MILLER PRELIM: Murder Suspect Can Stand Trial, Judge Rules, Despite the Fact That No Body Has Been Found | Lost Coast Outpost | Humboldt County News

Even though Kiera Lynn Foley’s body has not been found, Judge Kaleb Cockrum ruled today there is sufficient evidence for Jason Michael Miller to stand trial on a charge of murder.

Cockrum declined to hold Miller to answer on the special allegation of personally and negligently discharging a firearm, a charge that can add as much as a life sentence if a defendant is convicted of murder. The judge said there is not enough evidence — apart from witness statements about what Miller told them— that Foley was shot to death.


Defense attorney Andrea Sullivan, in arguments after testimony in Miller’s preliminary hearing ended today, said it’s possible for someone to be convicted of murder without a body, “but you have to have evidence” the person is actually dead.

“If Ms. Foley is indeed dead,” Sullivan argued, “it’s unlikely she was killed at the Laguna Inn.”

Eureka police Officer Timothy Marsolan testified today that two senior detectives and three evidence technicians searched Miller’s room at the inn. They found no physical evidence other than some blood droplets.

“Nothing substantial,” Marsolan said under questioning by Deputy District Attorney Jessica Watson.

Sullivan pointed out there are hundreds of people missing in Humboldt County, and Foley was a transient who had disappeared before.

“I simply don’t believe any persuasive evidence has been shown that Ms. Foley is dead,” she said. Sullivan said witness Crystal Gonzales was not credible when she said she saw Foley’s body in the bathtub in Miller’s room and watched Miller drown Foley’s dog in the toilet.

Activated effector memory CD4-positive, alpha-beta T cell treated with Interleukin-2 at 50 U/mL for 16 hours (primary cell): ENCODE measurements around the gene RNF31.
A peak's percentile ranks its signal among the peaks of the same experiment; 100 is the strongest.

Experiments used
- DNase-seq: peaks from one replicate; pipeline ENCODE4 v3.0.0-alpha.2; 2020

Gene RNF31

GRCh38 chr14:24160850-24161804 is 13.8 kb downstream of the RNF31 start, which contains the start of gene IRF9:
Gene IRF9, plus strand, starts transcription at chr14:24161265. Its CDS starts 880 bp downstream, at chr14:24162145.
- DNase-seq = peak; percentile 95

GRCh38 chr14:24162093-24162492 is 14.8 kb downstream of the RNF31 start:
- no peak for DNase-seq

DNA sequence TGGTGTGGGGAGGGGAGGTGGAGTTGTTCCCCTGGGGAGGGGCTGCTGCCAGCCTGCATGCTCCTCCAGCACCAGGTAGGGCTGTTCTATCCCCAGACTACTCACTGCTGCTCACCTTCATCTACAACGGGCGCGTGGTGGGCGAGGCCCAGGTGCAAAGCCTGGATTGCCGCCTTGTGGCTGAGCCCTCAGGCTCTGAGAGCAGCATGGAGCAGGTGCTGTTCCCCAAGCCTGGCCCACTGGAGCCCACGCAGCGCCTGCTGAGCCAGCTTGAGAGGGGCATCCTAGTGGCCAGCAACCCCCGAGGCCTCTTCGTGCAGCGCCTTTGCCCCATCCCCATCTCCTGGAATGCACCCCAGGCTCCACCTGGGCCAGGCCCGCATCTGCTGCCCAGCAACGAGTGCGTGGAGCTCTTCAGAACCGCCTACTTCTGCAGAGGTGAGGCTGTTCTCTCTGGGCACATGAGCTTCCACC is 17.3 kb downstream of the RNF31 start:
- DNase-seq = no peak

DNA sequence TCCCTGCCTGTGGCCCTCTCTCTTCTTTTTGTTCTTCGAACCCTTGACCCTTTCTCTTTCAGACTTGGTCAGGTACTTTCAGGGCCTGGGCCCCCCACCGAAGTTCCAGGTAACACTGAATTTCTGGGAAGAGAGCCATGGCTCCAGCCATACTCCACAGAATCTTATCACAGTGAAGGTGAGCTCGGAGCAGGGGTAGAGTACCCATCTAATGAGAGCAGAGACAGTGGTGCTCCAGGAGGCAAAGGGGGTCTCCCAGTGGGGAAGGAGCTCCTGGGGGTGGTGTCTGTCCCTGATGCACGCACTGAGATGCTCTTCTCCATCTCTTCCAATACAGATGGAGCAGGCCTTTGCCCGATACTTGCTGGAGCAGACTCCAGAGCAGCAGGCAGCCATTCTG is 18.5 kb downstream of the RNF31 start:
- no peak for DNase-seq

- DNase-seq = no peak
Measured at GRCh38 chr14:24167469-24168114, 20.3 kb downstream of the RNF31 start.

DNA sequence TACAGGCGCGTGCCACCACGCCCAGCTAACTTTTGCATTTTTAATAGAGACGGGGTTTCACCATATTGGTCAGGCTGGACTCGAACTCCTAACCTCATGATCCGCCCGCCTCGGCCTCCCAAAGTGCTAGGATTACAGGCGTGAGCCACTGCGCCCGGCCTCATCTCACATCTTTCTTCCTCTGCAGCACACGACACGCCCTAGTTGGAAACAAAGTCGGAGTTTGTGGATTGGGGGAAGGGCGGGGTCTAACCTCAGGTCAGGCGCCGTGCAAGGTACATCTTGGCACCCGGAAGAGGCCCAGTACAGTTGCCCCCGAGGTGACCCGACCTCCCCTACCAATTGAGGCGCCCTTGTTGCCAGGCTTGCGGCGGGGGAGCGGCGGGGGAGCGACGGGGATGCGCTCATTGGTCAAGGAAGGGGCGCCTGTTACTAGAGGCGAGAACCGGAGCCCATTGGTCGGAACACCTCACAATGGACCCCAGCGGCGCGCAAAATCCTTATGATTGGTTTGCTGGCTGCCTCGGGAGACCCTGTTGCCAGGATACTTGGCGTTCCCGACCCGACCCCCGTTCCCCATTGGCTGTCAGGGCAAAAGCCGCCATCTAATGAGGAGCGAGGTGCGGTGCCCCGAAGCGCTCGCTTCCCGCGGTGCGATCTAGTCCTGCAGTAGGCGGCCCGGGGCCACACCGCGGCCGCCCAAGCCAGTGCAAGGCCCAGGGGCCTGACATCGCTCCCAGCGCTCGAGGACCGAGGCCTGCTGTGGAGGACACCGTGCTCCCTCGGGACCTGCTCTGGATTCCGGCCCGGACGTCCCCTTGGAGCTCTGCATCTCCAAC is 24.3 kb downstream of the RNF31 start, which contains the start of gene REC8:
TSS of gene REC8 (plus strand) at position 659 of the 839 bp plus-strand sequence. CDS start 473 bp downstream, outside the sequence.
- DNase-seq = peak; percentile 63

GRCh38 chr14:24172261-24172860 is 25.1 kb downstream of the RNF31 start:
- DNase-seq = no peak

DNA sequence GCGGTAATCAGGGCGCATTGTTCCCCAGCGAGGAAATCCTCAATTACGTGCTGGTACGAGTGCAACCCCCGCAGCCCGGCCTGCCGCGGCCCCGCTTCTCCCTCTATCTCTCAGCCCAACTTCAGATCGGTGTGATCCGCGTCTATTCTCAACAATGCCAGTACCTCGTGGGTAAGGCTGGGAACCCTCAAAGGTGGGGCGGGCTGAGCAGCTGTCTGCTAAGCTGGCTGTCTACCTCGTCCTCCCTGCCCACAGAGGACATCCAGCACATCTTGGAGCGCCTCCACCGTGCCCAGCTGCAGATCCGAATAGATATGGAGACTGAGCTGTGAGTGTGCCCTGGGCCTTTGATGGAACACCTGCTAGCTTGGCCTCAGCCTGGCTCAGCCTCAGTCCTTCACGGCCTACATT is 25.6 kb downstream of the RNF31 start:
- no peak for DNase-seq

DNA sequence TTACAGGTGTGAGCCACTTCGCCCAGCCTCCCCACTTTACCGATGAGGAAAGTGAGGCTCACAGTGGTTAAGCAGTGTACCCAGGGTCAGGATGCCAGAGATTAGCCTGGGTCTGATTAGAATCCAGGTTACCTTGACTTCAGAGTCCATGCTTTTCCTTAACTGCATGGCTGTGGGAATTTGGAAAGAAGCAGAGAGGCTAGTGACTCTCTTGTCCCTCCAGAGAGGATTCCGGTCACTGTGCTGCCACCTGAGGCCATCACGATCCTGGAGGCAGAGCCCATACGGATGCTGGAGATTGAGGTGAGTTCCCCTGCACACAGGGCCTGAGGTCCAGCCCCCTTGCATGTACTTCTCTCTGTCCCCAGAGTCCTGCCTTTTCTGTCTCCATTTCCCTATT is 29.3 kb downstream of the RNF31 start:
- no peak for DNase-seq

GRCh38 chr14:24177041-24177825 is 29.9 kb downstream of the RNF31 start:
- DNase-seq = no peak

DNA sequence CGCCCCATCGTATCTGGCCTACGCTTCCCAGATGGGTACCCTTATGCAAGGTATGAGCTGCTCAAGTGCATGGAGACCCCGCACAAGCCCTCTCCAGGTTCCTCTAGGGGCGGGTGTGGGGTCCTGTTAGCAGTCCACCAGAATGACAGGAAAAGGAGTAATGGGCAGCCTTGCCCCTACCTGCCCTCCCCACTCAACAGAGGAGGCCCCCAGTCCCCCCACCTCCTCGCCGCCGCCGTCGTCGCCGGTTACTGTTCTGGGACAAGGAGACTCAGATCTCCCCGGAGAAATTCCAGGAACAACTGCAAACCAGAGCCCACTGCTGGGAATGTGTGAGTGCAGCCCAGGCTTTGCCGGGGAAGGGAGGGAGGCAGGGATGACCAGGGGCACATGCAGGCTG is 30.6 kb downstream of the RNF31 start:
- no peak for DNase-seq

Gonzales “was actually falling asleep while she was testifying,” Sullivan said.

Deputy District Attorney Roger Rees said Gonzales was tired because she didn’t sleep the previous night, worrying about testifying against a man who traumatized her. Gonzalez said Miller put a gun to her head and forced her into the bathroom to view the decomposing body, with Foley’s terrified little dog sitting on top of it.

Two women testified Miller told them he killed Foley and chopped up her body because he believed she was going to rob him. He confessed to his girlfriend Rose Cooper, and he also told Phyllicia Korn, a fellow tenant at Laguna Inn. Korn said Miller offered to show her the body, and she declined.

MILLER PRELIM: Murder Suspect Can Stand Trial, Judge Rules, Despite the Fact That No Body Has Been Found | Lost Coast Outpost | Humboldt County News

According to a man named Gregory Shelton, who went to police in July, Miller said he shot Foley at a beach while he was experiencing a drug-induced manic episode. Miller told Shelton he quickly disposed of both the body and the gun.

“The defendant has admitted to three different people that he killed Ms. Foley,” Rees argued. “Each one said he shot her, which is the basis of the special allegation.”

Rees said it’s true the prosecution needs more evidence than witness statements, and they have it in the form of Gonzales’s testimony about seeing the body. As to whether Foley is actually dead, no-one has seen or heard from her since April of 2021.

Officer Marsolan testified that includes Foley’s three children, one who lives in Virginia with a family member and two who are with their father in Southern Humboldt. Marsolan said Foley “was always very consistent” in keeping in contact with her children.

One friend of Foley’s told the officer she and Foley had spent their August birthdays together for 30 years, “until last year.”

Cockrum, in making his ruling, said Gonzales was obviously under the influence when she was testifying, but he believed what she said about being forced to smell and see the body.

“I do find her to be credible,” the judge said.

Korn testified today that “half a day” before Miller told her about the killing, she saw Miller and Foley together. She recalled Foley was wearing shorts and a tank top and did not seem to be in any distress.

Korn and Cooper had both known Foley for a number of years. Cooper testified Foley, like her, worked as a prostitute. But Korn and Gonzalez did not believe she was.

Korn, also a prostitute, said Foley supported herself by stealing.

“Stealing what?” she was asked.

“Drugs and money.”

Miller’s arraignment is scheduled for March 22.